The SpaceX Falcon 9 rocket, scheduled to launch a US Air Force navigation satellite, sits on Launch Complex 40 after the launch was postponed after an abort procedure was triggered by the onboard flight computer.
TAMPA - A SpaceX rocket on Sunday blasted off a powerful GPS satellite for the US Air Force, marking its 21st and final launch for the year 2018.
"Three, two, one, zero. Ignition and liftoff," said a SpaceX mission control operator as the white Falcon 9 rocket took off under sunny, blue skies at 8:51 am (1351 GMT) from Cape Canaveral, Florida.
The launch sent the Global Positioning System III space vehicle (SV) satellite into space to join the Air Force's constellation of 31 operational GPS satellites.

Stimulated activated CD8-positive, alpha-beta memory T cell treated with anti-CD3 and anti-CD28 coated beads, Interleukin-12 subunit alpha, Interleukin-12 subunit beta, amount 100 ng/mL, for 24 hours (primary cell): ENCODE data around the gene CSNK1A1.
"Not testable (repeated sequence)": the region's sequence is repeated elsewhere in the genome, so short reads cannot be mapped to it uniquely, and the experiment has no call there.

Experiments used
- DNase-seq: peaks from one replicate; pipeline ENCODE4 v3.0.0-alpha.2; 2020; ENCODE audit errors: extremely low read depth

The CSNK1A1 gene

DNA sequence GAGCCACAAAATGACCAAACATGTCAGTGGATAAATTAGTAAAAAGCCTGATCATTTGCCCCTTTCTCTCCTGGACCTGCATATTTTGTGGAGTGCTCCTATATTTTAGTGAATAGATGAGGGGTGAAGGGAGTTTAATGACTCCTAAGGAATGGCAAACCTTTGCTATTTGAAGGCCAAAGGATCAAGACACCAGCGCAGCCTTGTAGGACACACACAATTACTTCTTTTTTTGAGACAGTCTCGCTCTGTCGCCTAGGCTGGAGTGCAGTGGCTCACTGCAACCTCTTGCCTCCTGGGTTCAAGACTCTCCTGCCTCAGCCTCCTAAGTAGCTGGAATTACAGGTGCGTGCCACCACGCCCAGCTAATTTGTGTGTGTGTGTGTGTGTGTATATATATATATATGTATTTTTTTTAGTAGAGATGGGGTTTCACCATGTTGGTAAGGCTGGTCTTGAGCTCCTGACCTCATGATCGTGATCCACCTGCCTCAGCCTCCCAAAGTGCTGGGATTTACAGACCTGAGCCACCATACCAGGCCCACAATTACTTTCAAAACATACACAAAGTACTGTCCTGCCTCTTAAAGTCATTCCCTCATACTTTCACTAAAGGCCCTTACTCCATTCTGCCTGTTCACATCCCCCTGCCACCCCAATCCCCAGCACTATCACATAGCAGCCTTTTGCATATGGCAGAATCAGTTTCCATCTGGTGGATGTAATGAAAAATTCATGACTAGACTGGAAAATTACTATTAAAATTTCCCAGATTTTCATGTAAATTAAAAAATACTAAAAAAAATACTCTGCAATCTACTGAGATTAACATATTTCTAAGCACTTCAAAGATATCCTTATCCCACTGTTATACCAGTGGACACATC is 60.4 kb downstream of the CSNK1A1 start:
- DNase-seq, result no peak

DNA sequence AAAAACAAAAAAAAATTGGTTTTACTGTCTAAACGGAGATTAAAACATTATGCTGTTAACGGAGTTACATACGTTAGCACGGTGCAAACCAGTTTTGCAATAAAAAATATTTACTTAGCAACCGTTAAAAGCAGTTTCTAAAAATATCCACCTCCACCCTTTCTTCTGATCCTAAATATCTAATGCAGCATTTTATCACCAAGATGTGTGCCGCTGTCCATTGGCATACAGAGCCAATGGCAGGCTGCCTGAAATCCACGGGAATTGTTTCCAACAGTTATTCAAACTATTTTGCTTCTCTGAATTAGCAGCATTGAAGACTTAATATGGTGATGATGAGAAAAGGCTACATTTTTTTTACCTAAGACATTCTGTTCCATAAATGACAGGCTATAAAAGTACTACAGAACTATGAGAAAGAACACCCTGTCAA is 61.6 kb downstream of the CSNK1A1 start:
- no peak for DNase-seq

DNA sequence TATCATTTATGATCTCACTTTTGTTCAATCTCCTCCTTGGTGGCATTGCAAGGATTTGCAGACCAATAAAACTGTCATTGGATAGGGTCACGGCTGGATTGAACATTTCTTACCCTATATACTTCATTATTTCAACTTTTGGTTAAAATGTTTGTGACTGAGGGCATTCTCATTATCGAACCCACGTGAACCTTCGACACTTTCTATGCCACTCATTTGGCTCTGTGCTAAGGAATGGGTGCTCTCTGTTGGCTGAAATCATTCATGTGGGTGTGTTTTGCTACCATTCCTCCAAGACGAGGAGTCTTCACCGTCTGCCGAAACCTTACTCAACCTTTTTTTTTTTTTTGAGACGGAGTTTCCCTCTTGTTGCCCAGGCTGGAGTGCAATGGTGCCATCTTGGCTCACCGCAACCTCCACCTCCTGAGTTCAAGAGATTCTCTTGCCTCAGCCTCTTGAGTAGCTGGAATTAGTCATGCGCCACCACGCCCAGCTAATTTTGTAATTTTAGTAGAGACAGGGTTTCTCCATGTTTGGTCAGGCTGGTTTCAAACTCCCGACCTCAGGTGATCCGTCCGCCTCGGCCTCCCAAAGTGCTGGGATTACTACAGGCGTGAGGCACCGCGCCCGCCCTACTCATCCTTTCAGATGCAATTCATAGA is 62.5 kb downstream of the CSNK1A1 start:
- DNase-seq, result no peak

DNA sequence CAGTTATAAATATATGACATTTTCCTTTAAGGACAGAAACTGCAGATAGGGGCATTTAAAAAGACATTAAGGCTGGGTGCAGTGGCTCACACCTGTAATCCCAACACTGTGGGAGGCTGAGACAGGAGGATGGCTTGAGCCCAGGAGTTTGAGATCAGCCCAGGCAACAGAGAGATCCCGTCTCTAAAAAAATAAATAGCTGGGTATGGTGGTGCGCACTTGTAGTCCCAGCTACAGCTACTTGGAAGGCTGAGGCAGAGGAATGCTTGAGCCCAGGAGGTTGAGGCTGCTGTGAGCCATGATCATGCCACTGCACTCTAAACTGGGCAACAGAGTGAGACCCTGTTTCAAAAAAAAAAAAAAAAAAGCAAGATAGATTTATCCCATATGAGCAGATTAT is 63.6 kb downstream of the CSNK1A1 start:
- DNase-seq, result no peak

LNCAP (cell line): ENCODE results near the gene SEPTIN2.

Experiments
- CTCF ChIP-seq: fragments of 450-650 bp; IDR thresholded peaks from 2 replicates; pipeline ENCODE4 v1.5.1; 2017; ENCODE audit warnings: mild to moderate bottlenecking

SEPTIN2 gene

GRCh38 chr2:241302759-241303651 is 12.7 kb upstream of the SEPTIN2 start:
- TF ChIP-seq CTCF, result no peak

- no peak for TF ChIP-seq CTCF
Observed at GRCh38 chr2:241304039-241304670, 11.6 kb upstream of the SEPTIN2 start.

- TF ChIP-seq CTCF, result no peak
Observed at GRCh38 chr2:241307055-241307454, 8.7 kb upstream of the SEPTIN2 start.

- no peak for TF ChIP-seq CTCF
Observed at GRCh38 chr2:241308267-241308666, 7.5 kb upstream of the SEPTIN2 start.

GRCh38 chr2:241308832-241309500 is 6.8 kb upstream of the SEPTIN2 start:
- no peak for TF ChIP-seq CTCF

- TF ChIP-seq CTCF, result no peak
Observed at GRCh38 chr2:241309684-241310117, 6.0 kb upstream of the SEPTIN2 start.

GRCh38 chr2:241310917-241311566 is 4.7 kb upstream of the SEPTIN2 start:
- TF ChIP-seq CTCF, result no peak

It promises "three times better accuracy," and an extended, 15-year operational life, said a SpaceX statement.
Billions of people worldwide depend on GPS to support financial, transportation, and agricultural infrastructure.
SpaceX said the rocket was a "rare, expendable" version of the Falcon 9 since it would not attempt to re-land the booster after launch, needing to reserve all the rocket fuel to propel the satellite to its distant orbit.